Date: 27 September 2022 Author: Jan Hernik

No. 303 Squadron: The Polish Heroes in the Battle of Britain

Polish pilots have earned a special place in British history. Formed on August 2, 1940, the 303rd Tadeusz Kościuszko Warsaw Fighter Squadron showed its exceptional efficiency and bravery during the Battle of Britain. With its heroism, No. 303 Squadron has proven to live up to the deeds of its great patron, Tadeusz Kościuszko.

SOURCE: Picryl

The Battle of Britain was an air campaign fought over southern and central England from July 10, 1940, to October 31, 1940. The goal of the massive German offensive was to prepare the British Isles for the Nazi landing, and the ideas behind Third Reich’s air attacks were destroying the RAF, dominating British airspace, and cutting communications routes of the Allied forces. The battle was fought between the German Luftwaffe and British RAF units. The Polish pilots of No. 303 Squadron fought side by side with the British Royal Air Force. For them, it was an opportunity not only to demonstrate their combat skills but also to take revenge on the Germans for the first year of the destructive war. The Third Reich started it in 1939 with the raid on Wieluń and the shelling of Westerplatte (Poland) by the German battleship SMS Schleswig-Holstein.

By decision of the British RAF Fighter Command, No. 303 Squadron was permitted to fight air battles over Britain in mid-August 1940. This decision, however, initially consisted of a limited authorization to fight as a military reserve unit. The main reason for this was the still ongoing process of introducing Polish pilots to British procedures and acquiring language skills. The British also believed that the Poles would not be able to master their aviation technology, as they had previously flown on obsolete machines. The main critic of No. 303 Squadron’s participation in the Battle of Britain was RAF officer Hugh Dowding. The situation changed when the Germans began to gain a dangerous advantage in the first days of the battle. At that time, the RAF command decided to give the Poles a chance.

The Polish pilots made their first operational flight on August 24, 1940, on an air patrol over Northolt airfield. After the first successful action, No. 303 Squadron began regular patrols of British airspace[1].

The first combat flight with the Poles took place on August 30, 1940. Still, it was intended to be a training exercise aiming to introduce the Polish squadron to real air combat. During this training, the specific goal of which was to simulate an attack on a British Bristol Blenheim bomber, Polish pilot Ludwik Paszkiewicz spotted a German Messerschmitt Bf 110 fighter in the area, and he shot it down. The next day, the squadron was declared operational and officially put on full duty. As Colonel Witold Urbanowicz recalled in a report for Polish Radio, after just a few days of fighting, the Polish pilots were good enough to become instructors for the British[2]. During the Battle of Britain, the Germans lost 1,733 aircraft (almost 700 more than the Allied forces), and about 650 more were damaged. This was more than half of the Luftwaffe’s total potential.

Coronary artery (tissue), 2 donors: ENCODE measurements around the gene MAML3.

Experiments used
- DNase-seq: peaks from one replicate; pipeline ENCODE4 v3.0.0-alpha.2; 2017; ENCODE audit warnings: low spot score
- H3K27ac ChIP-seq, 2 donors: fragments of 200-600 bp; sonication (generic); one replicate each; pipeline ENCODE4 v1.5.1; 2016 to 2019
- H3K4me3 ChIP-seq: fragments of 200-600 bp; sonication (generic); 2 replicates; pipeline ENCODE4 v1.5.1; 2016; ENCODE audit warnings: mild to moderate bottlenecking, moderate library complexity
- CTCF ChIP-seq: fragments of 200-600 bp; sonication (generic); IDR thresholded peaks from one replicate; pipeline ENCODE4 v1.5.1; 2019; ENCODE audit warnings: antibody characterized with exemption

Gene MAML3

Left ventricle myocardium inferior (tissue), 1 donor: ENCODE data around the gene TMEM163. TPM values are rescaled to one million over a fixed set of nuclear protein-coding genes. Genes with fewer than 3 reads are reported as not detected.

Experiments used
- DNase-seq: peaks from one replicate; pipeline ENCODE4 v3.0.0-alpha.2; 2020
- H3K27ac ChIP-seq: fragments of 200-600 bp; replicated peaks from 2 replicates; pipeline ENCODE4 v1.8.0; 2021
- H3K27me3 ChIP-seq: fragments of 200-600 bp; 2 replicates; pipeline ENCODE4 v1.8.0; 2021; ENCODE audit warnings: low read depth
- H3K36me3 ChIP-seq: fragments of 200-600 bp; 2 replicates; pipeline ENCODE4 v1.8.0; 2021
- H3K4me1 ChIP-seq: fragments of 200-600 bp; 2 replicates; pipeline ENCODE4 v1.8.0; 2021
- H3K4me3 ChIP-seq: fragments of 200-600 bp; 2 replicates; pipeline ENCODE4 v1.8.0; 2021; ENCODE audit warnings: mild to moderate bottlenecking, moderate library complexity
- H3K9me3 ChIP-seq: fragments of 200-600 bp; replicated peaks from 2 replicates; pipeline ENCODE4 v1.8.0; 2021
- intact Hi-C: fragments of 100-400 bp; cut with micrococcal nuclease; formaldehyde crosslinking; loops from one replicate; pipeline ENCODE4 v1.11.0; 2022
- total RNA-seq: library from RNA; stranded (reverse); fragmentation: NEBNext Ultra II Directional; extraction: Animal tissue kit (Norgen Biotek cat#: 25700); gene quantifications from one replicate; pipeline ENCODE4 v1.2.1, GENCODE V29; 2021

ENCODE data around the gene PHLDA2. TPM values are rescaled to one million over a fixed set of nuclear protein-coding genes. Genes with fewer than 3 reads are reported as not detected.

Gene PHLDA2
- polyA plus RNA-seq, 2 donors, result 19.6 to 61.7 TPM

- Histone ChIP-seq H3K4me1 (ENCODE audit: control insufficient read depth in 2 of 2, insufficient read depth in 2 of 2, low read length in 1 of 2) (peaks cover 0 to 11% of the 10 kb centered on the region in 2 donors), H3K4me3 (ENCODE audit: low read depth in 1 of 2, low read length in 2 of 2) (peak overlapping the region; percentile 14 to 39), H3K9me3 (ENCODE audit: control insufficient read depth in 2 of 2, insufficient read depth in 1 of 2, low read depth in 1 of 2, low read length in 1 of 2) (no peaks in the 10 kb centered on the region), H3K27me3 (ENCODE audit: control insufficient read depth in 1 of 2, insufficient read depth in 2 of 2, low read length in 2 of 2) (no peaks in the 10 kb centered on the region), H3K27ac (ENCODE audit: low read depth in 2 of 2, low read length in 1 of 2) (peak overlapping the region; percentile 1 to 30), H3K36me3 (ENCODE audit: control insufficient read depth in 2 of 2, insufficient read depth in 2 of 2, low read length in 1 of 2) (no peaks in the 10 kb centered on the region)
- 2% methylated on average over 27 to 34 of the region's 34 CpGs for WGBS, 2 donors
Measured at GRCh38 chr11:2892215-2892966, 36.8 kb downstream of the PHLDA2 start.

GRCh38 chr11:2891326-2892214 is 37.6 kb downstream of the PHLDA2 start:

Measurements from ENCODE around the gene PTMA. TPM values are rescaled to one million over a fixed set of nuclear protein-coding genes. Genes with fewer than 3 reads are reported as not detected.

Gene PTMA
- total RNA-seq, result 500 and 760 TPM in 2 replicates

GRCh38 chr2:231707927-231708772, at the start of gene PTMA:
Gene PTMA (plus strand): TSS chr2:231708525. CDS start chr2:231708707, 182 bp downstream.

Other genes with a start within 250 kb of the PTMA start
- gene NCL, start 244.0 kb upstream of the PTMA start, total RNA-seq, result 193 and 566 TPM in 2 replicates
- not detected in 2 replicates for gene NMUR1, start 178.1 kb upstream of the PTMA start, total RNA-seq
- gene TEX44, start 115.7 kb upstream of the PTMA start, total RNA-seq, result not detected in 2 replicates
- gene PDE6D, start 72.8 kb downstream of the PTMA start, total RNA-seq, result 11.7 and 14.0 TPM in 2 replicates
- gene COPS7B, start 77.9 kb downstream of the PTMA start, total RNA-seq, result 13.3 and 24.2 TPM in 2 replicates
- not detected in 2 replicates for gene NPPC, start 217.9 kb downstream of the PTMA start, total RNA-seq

No. 303 Squadron RAF is ranked among the best fighter units of World War II. At the time of the Battle of Britain in 1940, it was credited with shooting down 126 German machines, putting it in first place among the fighter squadrons in the battle. Four Polish squadrons fought in the Battle of Britain: two bomber squadrons (300 and 301), and two fighter squadrons (302 and 303). What is more, there were 81 Polish pilots in the British squadrons. According to official documents of the Polish Institute of National Remembrance (IPN) and a report by Robert Gretzyngier and Wojciech Matusiak, 145 Polish pilots took part in the battle, but this figure does not include Polish technical personnel, whose contribution to the victory was equally significant[3].

In recognition of the Polish pilots, who were crucial to the victory of Great Britain and its allies, the Polish Air Force Memorial was erected in 1948 in West London (near the original RAF Northolt station). It is a monument commemorating the pilots of No. 303 Squadron who helped the Allies during World War II. In Poland, our heroes also have their monuments, and the day commemorating their contribution to the victory over Germany in the Battle of Britain is September 1[4]. Every Pole should cultivate the memory and legacy of the brave pilots who, in the name of freedom, stood up to fight against a totalitarian regime.

[1] Śliżewski, Grzegorz. Zapomniany sierpień Dywizjonu 303. „Lotnictwo z szachownicą” 46 (4/2012), pp. 32–34, November 2012. Wrocław: Sanko.

[2] https://reportaz.polskieradio.pl/artykul/902181

[3] https://ipn.gov.pl/download.php?s=1&id=48598

[4] Koliński, Izydor, Regularne jednostki Wojska Polskiego (lotnictwo), pp. 173–175.

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